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Students Advocate Online, in Print and at the Nation’s Capital

Williams’ Advocacy Efforts Go Viral 

Ellen Williams never expected to go viral when she tweeted “#ArmMeWith trauma-informed care trainings for teachers and principals to help work with children who are struggling with so much.” She simply wanted to express the need for resources in public schools.

Williams’ tweet gained more than 72,000 likes, was shared nearly 46,000 times and received more than 500 responses and direct messages–joining the thousands of teachers and educators supporting the ArmMeWith hashtag. Turning to social media allowed Williams to express her concerns and turn the focus from arming teachers with guns to what schools really need.

As a BSSW honors student, Williams is currently working with underprivileged children in Columbus in an after school program. For two years, she has also worked with underprivileged kids as a youth counselor with the LiFEsports summer camp.

“People need to wake up and realize this is happening just miles down the street from you. There are kids that are hungry, there are kids that don’t have backpacks,” said Williams, “My most important job when I work with kids is to ask them two simple questions, questions that are often overlooked.”

The questions: Are you okay? What’s going on?

“We need to assess kids on their mental health and figure out if they feel safe at school, at home and in their neighborhoods? Kids aren’t learning because of these outside factors.”

Williams hopes that lawmakers are listening to the people who are actually working in these situations every day, paying attention to the hashtag and starting to create polices in line with educators’ solutions.

Recently, Williams was also selected by Ohio State’s Office of Undergraduate Research and Creative Inquiry to participate in “Takeover Tuesday” where she showcased her LiFEsports research on their Instagram account @OURCI_OSU. Last fall, the office chose Williams to present her project, “The Impact of Sport-Based Positive Youth Development Programs in Enhancing Social Competencies Among At-Risk Youth,” in Brazil at the Simpósio Internacional de Iniciação Cientificae Tecnológica da Universidade de São Paulo (SIICUSP) Conference. William’s project also won first place at the 2017 Denman Undergraduate Research Forum in the category of “Family Dynamics Within Complex Community and Educational Systems.”

To see the NBC news coverage, click here.


Henderson Lands Story in The New Social Worker

When Tasha Henderson learned that the New Social Worker Magazine was looking for stories about why the profession is so powerful, she had to respond.

“This was my chance to share, so I wrote a piece and sent it to the editor,” said Henderson. “I was thrilled when she said she’d like to use it. I had actually reached out before to find out what kind of work she was looking for and had been watching for article calls in the online and hardcopy publications. After the acceptance, it was just a matter of waiting to see which day in March it would run.”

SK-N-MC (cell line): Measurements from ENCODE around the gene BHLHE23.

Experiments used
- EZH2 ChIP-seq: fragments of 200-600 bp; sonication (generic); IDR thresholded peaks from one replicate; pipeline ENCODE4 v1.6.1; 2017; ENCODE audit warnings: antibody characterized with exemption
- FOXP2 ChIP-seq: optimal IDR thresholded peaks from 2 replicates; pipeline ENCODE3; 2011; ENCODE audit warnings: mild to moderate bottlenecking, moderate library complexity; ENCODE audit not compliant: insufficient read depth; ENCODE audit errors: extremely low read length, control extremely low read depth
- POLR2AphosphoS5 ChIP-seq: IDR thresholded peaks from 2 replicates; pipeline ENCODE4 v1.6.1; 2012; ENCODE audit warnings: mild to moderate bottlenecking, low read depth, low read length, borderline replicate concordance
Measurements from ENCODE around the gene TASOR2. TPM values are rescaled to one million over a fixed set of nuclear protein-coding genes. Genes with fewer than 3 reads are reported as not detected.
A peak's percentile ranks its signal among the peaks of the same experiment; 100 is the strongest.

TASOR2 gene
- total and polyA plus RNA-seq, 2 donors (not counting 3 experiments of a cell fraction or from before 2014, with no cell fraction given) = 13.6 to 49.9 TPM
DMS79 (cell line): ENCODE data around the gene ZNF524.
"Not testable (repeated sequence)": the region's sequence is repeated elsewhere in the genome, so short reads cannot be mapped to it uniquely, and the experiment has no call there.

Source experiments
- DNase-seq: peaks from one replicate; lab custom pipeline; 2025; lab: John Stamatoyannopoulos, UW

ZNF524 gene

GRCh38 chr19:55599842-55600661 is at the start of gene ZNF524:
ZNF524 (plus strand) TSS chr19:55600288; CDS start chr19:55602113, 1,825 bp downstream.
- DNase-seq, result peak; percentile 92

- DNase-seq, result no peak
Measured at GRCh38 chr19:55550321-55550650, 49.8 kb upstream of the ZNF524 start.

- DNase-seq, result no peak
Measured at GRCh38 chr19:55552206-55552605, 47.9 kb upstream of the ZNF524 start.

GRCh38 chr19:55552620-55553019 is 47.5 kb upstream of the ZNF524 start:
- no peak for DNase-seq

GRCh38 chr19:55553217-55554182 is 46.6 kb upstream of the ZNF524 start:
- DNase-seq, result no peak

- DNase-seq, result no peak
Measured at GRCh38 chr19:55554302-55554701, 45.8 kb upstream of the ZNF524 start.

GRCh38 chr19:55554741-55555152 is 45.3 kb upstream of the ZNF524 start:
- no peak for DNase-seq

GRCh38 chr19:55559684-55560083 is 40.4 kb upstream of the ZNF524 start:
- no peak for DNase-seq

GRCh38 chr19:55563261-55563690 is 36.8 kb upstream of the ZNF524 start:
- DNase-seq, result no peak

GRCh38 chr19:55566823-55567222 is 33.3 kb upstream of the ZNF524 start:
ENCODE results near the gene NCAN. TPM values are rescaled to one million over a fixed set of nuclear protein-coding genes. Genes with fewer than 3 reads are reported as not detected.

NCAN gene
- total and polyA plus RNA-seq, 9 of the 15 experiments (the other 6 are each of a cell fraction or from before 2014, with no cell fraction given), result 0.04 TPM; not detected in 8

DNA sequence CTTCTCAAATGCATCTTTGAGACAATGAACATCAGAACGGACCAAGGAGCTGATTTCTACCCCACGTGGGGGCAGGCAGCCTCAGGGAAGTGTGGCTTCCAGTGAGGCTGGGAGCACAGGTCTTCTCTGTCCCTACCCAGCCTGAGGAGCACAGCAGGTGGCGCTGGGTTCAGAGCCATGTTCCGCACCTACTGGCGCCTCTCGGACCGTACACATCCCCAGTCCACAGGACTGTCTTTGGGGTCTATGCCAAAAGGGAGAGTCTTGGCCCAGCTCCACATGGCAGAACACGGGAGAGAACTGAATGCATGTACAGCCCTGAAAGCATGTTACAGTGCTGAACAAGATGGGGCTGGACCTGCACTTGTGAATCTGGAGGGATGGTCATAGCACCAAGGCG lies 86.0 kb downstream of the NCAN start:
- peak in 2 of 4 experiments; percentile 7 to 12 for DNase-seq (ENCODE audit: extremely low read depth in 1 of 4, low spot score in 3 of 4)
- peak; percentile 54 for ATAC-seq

In her article, Henderson advocates for vulnerable youth and their families on a national platform.
Originating from McHenry, Illinois, Henderson is an MSW student specializing in school social work.  Her research interests include adolescent behavior and school social work as they relate to topics of school climate, teacher integration, and interdisciplinary teams.

She has co-authored several presentations and posters nationally and served as a teaching assistant of the college’s undergraduate course Prevention and Youth Development though Sport, Recreation and Play. Henderson also works as a student research assistant for the Community and Youth Collaborative Institute (CAYCI) and volunteers for the LiFEsports initiative.

Additionally, Henderson works with community organizations, schools across the nation and at-risk youth in Columbus. She continues to understand pre-existing conditions, external factors,  and outcome of intervention with youth in school and sport settings. She plans to pursue a doctoral program in social work to further research in the school social work practice.

To read Henderson’s story, click here.


Second D.C. Fly-In Helps Students Learn Role Social Workers Play in Politics 

This month, 20 College of Social Work students visited the nation’s capital with one goal in mind: to witness first-hand how the profession can play a part in politics.
Joined by 45 students from the University of Alabama, the trip marked the college’s second D.C. Fly-In, giving students a three-day window to speak directly with legislators and to learn about policy advocacy at the national level.

The Fly-In included meetings with congress representatives Terri Sewell, Joyce Beatty and Martha Roby as well as presentations by the National Association of Social Workers (NASW), Church World Service and other organizations and alumni. Students also advocated for identified legislation, got hands-on work in politics and received training on policy analysis. They left D.C. with a better understanding and knowledge of what it’s like to present and advocate for a bill on Capitol Hill.

Although the Fly-In officially ended on Friday, March 23, many of the students stayed to join the March for Our Lives movement in D.C., on Saturday, March 24, to advocate that students’ lives and safety become a priority and an end to mass school shootings.